Translating Cinema to Still Photography: An Interview with Sam Lee

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They say art imitates life, a recreation of reality. For photographer Sam Lee, art is an escape into the world of forms. Being heavily inspired by the moving image such as the shows The Crown, Peaky Blinders, The End of the F**king World and movies like La La Land, Chungking Express, Before Sunrise, and the most acclaimed film of 2019, Parasite, the photographer also resorts to music to get him into the mood. Sam's aesthetic has a quirky combination between vivacity and solitude -- his palette mostly consisting of warm pastels as his muted blacks neutralize the pictures.

Hey Sam! How are you doing these days as a photographer?

I’m doing well, thank you for having me! Been trying to focus more on the quality of my work as opposed to the sheer quantity of it.

When did your interest in film photography start?

It started in the fall of 2019 when I wanted to start taking pictures. I didn’t have that much money at the time so I was just looking for the cheapest camera out there, and it happened to be a film camera! I picked up the canon ae1 for about $100.

You capture a lot of cinema-style photographs. May you share to us your personal reason why you prefer this genre?

I love movies and tv shows because of their cinematic quality so I’ve always tried to emulate that through my work. I like to tell stories through my images and make it look like it is taken straight out of a movie.

We noticed you go for subtler, washed-out looks in your pictures, creating its own 'pastel noir' aesthetic. May you describe to us more about this style of yours?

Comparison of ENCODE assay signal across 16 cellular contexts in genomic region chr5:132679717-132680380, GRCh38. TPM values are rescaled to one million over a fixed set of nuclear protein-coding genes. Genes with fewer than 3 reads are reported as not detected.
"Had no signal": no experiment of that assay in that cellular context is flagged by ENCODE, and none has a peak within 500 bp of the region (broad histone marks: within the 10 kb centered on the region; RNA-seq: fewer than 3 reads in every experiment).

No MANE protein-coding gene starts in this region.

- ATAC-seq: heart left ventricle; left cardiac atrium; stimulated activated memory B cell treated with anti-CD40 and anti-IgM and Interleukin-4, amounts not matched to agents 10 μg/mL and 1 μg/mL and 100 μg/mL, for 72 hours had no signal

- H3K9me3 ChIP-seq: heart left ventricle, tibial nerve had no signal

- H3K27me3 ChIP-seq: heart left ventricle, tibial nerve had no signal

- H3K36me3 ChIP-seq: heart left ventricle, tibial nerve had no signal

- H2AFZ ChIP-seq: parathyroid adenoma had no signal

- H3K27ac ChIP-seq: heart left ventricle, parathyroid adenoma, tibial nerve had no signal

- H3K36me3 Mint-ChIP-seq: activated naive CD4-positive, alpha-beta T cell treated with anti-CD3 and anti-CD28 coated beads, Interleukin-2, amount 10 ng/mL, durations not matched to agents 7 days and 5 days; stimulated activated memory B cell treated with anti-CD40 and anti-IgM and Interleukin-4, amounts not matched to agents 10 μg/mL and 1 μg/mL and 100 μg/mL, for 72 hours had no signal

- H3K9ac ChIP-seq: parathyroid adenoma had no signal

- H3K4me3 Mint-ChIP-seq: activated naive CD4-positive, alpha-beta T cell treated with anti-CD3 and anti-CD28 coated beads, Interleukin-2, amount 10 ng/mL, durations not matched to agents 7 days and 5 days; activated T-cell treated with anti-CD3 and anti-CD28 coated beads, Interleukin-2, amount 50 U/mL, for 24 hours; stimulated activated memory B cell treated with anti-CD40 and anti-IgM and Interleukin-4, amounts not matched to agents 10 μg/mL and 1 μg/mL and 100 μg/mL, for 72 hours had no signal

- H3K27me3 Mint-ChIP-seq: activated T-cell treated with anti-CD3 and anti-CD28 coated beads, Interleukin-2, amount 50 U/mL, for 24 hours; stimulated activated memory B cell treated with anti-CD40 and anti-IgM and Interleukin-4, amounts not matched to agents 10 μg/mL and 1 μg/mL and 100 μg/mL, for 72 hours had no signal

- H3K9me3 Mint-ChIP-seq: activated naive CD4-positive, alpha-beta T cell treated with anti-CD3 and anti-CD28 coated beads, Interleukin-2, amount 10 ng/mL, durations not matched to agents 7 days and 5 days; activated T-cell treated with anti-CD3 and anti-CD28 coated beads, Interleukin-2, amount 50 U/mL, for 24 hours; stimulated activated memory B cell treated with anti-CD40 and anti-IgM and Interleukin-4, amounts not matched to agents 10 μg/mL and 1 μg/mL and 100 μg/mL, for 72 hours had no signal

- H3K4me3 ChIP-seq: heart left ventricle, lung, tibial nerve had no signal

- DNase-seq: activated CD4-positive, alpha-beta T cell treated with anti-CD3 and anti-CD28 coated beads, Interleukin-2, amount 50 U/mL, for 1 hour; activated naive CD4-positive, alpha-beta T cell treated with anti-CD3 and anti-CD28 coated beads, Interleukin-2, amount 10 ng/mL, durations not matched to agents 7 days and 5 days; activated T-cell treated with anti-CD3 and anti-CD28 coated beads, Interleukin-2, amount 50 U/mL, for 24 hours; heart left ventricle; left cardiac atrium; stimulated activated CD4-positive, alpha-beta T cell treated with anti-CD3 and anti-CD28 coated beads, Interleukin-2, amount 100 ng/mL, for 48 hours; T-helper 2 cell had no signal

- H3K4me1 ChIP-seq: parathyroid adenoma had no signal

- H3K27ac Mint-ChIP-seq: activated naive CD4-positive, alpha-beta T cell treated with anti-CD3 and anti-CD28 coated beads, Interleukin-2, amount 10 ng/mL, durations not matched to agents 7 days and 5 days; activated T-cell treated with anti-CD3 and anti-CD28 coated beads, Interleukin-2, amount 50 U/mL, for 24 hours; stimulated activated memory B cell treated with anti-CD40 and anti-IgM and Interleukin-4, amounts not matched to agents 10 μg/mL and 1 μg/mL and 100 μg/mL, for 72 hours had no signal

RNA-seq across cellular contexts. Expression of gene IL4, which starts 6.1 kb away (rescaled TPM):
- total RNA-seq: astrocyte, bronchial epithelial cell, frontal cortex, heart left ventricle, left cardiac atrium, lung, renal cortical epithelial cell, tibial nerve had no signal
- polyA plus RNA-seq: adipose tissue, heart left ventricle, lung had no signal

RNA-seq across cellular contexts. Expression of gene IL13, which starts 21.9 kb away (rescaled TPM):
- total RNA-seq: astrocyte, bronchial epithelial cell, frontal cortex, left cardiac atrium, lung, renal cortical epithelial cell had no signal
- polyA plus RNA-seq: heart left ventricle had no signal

I try to stay away from super contrasty or saturated images. I like my images to have a dreamy feel to it, almost like it takes place in another world. I also try not to edit my photos too much since the film does a very good job on its own in terms of colour grading.

For you, what makes a good portrait? Which particular places do you love to hold your photo shoots?

For me, a good portrait can relay a feeling or emotion. That’s really all I need.

Where do you usually get inspiration from?

I get a lot of my inspiration from movies and tv shows, music too! Movies like La La Land and shows like euphoria have been big inspirations to me.

If you could work or collaborate with any photographer, artist or person, dead, alive or fictional, who would it be?

Frank Ocean. Without a doubt.

What's the most challenging thing for you right now as an artist?

Having enough money for camera equipment and film. Paying for film and then paying to get it developed adds up very quickly, but I wouldn’t have it any other way.

Describe to us -- what's a day in the life of Samuel Lee look like when you're not photographing? What do you usually do during your downtime?

It’s very basic at the moment. I’m currently a full-time student majoring in kinesiology so that’s been taking up a lot of my time. If I’m not studying or taking photos I'm usually at the gym or playing soccer! There’s also a very high chance I’m at home watching movies or hanging out with friends. I’ve been striving to maintain a balance in my life through all aspects. I don’t want to focus solely on school, for example, if my health or relationships deteriorate as a result.

Lastly, any on-going project, or other plans you're keen to work on?

I’m actually in the beginning stages of my first photobook! I’m really excited to have the first physical embodiment of my own work. I don’t want just compile my favourite images into a book; I want each image to have an underlying theme that can tie the whole book together. It’s been a slow process but I’m not upset about that because I want this book to be very special.


Loved Sam's spectacular imagery? Learn more about Sam's analogue journey through his Instagram.

2020-02-26 #people #analogue-photography #film-photography #sam-lee

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